Arizona Earthquakes

57 earthquakes rattle Northern Arizona

Posted: Updated:
The earthquake swarm is situated near a small fault line of only about 10 miles. (Source: KPHO/KTVK) The earthquake swarm is situated near a small fault line of only about 10 miles. (Source: KPHO/KTVK)
(Source: Arizona Geological Survey) (Source: Arizona Geological Survey)
"Now part of the San Andreas Fault line does go through Yuma and so possible to have more damage in Yuma," Arrowsmith said. (Source: KPHO/KTVK) "Now part of the San Andreas Fault line does go through Yuma and so possible to have more damage in Yuma," Arrowsmith said. (Source: KPHO/KTVK)
It all started with a 2.3 earthquake near Littlefield in Mohave County, but the most recent quakes are much stronger than scientists were predicting. (Source: KPHO/KTVK) It all started with a 2.3 earthquake near Littlefield in Mohave County, but the most recent quakes are much stronger than scientists were predicting. (Source: KPHO/KTVK)
MESA, AZ (3TV/CBS 5) -

A whole lot of shaking has been going on in Northern Arizona since March 28. It all started with a 2.3 earthquake near Littlefield in the northwestern corner of the state, but the most recent quakes are much stronger than scientists were predicting.

"The magnitude going above 3 is less common. Usually, smaller ones are more common, but with them going over 3 [on the Richter scale], we are going to start feeling them," Ramon Arrowsmith, a professor at Arizona State University's School of Earth and Space Exploration, said.

The earthquake swarm is situated near a small fault line of only about 10 miles.

"[It's] just west of Grand Canyon; people know it as Grand Wash Cliffs," Arrowsmith said.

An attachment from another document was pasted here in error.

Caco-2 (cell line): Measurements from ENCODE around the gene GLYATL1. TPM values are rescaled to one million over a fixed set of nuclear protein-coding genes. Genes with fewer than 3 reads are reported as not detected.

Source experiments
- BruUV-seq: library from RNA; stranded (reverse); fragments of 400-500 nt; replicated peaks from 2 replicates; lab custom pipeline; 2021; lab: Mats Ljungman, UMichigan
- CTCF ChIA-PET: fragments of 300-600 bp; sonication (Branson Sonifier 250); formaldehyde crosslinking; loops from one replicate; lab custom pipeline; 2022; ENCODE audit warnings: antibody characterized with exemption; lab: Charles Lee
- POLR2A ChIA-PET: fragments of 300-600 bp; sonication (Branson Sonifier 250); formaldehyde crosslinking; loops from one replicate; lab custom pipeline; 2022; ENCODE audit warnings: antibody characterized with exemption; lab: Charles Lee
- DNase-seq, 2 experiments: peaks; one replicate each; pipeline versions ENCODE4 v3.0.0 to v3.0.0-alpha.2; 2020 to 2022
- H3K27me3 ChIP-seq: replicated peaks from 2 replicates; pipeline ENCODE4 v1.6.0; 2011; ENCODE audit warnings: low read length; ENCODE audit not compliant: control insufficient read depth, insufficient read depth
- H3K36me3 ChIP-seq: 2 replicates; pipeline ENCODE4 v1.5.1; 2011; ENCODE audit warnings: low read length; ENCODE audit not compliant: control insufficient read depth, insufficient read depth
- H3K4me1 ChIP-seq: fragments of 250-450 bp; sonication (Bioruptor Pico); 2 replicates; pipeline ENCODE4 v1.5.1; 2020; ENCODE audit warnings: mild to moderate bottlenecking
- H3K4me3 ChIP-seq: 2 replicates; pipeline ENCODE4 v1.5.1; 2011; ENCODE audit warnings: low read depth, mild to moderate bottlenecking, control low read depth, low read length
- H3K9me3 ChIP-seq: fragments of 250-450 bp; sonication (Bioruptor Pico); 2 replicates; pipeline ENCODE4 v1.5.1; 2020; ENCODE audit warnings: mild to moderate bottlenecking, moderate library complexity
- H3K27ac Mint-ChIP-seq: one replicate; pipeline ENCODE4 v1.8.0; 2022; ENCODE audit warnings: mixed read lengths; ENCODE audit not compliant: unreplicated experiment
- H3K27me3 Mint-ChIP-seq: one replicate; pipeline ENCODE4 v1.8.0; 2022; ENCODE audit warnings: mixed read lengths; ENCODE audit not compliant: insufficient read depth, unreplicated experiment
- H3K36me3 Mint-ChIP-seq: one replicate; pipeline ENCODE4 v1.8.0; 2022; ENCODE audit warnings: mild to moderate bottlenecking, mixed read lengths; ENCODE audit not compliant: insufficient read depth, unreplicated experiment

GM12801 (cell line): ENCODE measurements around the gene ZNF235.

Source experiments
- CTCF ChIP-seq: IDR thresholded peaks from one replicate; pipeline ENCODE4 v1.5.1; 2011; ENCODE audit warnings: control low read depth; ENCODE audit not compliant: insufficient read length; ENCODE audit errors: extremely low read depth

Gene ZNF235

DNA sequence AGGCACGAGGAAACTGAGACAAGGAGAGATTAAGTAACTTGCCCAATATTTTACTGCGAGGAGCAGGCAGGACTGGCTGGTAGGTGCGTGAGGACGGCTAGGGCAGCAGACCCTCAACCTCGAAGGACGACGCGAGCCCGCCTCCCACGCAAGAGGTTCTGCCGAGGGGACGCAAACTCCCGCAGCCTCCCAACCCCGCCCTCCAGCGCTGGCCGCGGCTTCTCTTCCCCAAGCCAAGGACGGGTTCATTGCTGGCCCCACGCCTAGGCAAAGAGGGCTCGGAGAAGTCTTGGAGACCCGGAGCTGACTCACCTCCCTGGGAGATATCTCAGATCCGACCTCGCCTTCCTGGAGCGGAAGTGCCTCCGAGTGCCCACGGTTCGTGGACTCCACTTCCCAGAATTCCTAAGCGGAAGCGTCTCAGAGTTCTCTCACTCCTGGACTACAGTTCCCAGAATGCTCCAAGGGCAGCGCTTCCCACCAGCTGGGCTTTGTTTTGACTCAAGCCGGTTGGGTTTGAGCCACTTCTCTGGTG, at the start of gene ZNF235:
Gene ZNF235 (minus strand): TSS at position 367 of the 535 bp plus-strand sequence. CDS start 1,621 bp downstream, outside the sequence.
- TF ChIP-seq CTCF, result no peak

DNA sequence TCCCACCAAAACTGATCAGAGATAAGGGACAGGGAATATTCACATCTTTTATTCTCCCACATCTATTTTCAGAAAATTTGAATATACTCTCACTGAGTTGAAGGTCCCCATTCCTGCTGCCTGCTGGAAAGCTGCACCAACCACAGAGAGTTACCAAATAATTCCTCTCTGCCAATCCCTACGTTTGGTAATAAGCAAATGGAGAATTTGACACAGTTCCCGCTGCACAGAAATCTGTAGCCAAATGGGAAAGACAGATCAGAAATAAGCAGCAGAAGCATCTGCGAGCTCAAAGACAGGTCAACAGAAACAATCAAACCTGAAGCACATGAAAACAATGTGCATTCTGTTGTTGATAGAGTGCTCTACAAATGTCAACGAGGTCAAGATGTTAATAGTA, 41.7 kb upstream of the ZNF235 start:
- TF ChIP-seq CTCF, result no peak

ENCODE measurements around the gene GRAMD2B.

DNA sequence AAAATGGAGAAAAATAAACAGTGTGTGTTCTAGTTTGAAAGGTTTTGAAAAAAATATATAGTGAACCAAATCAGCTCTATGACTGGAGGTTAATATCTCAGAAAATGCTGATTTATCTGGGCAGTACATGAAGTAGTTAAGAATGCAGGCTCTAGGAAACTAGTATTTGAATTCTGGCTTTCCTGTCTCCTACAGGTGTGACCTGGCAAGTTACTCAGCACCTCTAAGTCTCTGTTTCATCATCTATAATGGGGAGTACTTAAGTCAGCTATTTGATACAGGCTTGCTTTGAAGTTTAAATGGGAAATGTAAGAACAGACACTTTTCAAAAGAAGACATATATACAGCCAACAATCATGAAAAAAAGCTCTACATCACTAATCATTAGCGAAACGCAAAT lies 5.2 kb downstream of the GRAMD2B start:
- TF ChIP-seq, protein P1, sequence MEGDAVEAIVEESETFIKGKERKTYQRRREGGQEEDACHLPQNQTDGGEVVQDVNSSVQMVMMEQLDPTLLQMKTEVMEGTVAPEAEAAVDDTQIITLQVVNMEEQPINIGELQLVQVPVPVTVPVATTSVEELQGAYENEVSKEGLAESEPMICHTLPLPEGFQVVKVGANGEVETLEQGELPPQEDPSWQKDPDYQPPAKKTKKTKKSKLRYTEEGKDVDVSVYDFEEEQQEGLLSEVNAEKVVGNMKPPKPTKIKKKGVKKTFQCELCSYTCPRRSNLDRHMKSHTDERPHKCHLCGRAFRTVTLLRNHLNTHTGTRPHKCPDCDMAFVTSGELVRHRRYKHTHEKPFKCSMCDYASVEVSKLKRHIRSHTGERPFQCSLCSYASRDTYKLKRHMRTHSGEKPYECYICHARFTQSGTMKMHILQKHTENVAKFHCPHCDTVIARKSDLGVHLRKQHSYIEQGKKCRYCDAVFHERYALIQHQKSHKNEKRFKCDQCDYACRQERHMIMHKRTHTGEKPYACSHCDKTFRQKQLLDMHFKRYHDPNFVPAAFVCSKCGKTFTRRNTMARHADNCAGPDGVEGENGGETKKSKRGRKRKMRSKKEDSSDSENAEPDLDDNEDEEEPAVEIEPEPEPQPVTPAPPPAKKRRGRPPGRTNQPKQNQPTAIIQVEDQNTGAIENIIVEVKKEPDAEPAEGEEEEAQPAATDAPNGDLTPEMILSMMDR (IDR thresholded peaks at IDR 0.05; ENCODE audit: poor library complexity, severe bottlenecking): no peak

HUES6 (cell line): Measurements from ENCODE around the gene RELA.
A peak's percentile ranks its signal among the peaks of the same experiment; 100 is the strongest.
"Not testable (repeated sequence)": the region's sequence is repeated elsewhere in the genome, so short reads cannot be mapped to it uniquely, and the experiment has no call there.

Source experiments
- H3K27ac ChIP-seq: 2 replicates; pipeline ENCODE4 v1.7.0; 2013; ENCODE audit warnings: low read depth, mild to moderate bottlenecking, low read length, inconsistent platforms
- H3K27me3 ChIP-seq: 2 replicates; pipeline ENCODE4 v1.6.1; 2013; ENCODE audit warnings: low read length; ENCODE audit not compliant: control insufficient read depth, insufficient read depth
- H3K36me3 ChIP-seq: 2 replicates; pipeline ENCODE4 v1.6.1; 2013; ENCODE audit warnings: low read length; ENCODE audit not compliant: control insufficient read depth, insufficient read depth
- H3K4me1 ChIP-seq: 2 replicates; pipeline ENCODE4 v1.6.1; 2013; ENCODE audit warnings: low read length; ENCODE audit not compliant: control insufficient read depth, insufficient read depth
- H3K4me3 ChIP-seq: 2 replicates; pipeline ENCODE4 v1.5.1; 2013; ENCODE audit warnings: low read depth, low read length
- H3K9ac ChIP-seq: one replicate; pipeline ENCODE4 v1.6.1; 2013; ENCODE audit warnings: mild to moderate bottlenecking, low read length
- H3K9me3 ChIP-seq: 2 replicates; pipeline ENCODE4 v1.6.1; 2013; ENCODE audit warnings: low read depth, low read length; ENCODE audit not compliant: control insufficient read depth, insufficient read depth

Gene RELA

Over the past year, moderate-size earthquakes have been reported across Arizona, including the one in Black Canyon City, a 4.1, and 4.0 on the night of Nov 2., which shook houses and buildings around the Valley.

RESOURCE: View list and magnitudes of the earthquake swarm

"Arizona is on the boundary of the plate deformation zone between the North America and Pacific plate," Arrowsmith said.

On Wednesday, the leading earthquake scientist at the 2016 National Earthquake Conference in California warned that the San Andreas Fault is "locked loaded and ready to roll." The fault is moving at a rate of 35 millimeters a year.

 "It's kind of like the rate your fingernails grow, and it's accumulating strain and will snap, and release at some time in a big earthquake," Arrowsmith explained.

Arizona will feel it in periods of long wave motions shaking the ground but not jolting it.

"Now part of the San Andreas Fault line does go through Yuma and so possible to have more damage in Yuma," Arrowsmith said.

Copyright 2016 KPHO/KTVK (KPHO Broadcasting Corporation). All rights reserved.


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